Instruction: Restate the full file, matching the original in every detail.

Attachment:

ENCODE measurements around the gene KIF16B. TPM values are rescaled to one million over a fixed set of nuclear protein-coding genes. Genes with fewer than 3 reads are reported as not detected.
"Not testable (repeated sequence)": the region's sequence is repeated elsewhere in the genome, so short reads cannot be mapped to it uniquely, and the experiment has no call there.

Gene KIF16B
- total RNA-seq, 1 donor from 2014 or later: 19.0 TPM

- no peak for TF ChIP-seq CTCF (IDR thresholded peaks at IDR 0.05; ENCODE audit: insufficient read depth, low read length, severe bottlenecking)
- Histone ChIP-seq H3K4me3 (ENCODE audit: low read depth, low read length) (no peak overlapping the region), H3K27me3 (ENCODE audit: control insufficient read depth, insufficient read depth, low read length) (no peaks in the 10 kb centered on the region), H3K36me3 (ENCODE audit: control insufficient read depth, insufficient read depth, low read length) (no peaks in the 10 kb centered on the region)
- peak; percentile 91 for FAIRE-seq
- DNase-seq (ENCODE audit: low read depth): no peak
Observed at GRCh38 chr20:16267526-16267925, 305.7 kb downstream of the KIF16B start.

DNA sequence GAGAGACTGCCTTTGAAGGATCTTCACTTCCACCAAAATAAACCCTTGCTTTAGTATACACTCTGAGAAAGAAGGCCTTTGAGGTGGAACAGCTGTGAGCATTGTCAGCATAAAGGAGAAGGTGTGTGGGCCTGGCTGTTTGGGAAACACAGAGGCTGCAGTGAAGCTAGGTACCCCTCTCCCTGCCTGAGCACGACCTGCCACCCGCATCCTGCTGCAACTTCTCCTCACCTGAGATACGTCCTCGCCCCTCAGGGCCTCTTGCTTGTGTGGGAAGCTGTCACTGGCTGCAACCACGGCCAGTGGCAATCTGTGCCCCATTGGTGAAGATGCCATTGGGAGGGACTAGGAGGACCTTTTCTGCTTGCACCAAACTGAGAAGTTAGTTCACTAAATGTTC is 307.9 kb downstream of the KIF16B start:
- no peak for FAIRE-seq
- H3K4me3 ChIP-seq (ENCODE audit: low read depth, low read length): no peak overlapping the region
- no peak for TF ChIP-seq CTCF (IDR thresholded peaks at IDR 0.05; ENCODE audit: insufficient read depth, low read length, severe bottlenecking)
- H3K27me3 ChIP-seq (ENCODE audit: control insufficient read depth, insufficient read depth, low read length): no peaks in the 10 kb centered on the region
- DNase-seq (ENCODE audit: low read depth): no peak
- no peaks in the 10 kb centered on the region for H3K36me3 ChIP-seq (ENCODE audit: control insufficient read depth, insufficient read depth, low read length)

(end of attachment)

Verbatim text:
ENCODE measurements around the gene KIF16B. TPM values are rescaled to one million over a fixed set of nuclear protein-coding genes. Genes with fewer than 3 reads are reported as not detected.
"Not testable (repeated sequence)": the region's sequence is repeated elsewhere in the genome, so short reads cannot be mapped to it uniquely, and the experiment has no call there.

Gene KIF16B
- total RNA-seq, 1 donor from 2014 or later: 19.0 TPM

- no peak for TF ChIP-seq CTCF (IDR thresholded peaks at IDR 0.05; ENCODE audit: insufficient read depth, low read length, severe bottlenecking)
- Histone ChIP-seq H3K4me3 (ENCODE audit: low read depth, low read length) (no peak overlapping the region), H3K27me3 (ENCODE audit: control insufficient read depth, insufficient read depth, low read length) (no peaks in the 10 kb centered on the region), H3K36me3 (ENCODE audit: control insufficient read depth, insufficient read depth, low read length) (no peaks in the 10 kb centered on the region)
- peak; percentile 91 for FAIRE-seq
- DNase-seq (ENCODE audit: low read depth): no peak
Observed at GRCh38 chr20:16267526-16267925, 305.7 kb downstream of the KIF16B start.

DNA sequence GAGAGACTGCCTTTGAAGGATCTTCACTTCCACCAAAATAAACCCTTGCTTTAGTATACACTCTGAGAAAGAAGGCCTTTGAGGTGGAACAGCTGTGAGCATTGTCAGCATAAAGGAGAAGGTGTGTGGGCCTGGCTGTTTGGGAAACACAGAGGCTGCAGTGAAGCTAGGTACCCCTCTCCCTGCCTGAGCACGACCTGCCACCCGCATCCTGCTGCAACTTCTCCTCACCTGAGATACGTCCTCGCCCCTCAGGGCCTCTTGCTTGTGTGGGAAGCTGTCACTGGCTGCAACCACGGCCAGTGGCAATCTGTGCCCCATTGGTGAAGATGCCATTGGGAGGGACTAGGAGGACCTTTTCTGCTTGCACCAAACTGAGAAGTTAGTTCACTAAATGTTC is 307.9 kb downstream of the KIF16B start:
- no peak for FAIRE-seq
- H3K4me3 ChIP-seq (ENCODE audit: low read depth, low read length): no peak overlapping the region
- no peak for TF ChIP-seq CTCF (IDR thresholded peaks at IDR 0.05; ENCODE audit: insufficient read depth, low read length, severe bottlenecking)
- H3K27me3 ChIP-seq (ENCODE audit: control insufficient read depth, insufficient read depth, low read length): no peaks in the 10 kb centered on the region
- DNase-seq (ENCODE audit: low read depth): no peak
- no peaks in the 10 kb centered on the region for H3K36me3 ChIP-seq (ENCODE audit: control insufficient read depth, insufficient read depth, low read length)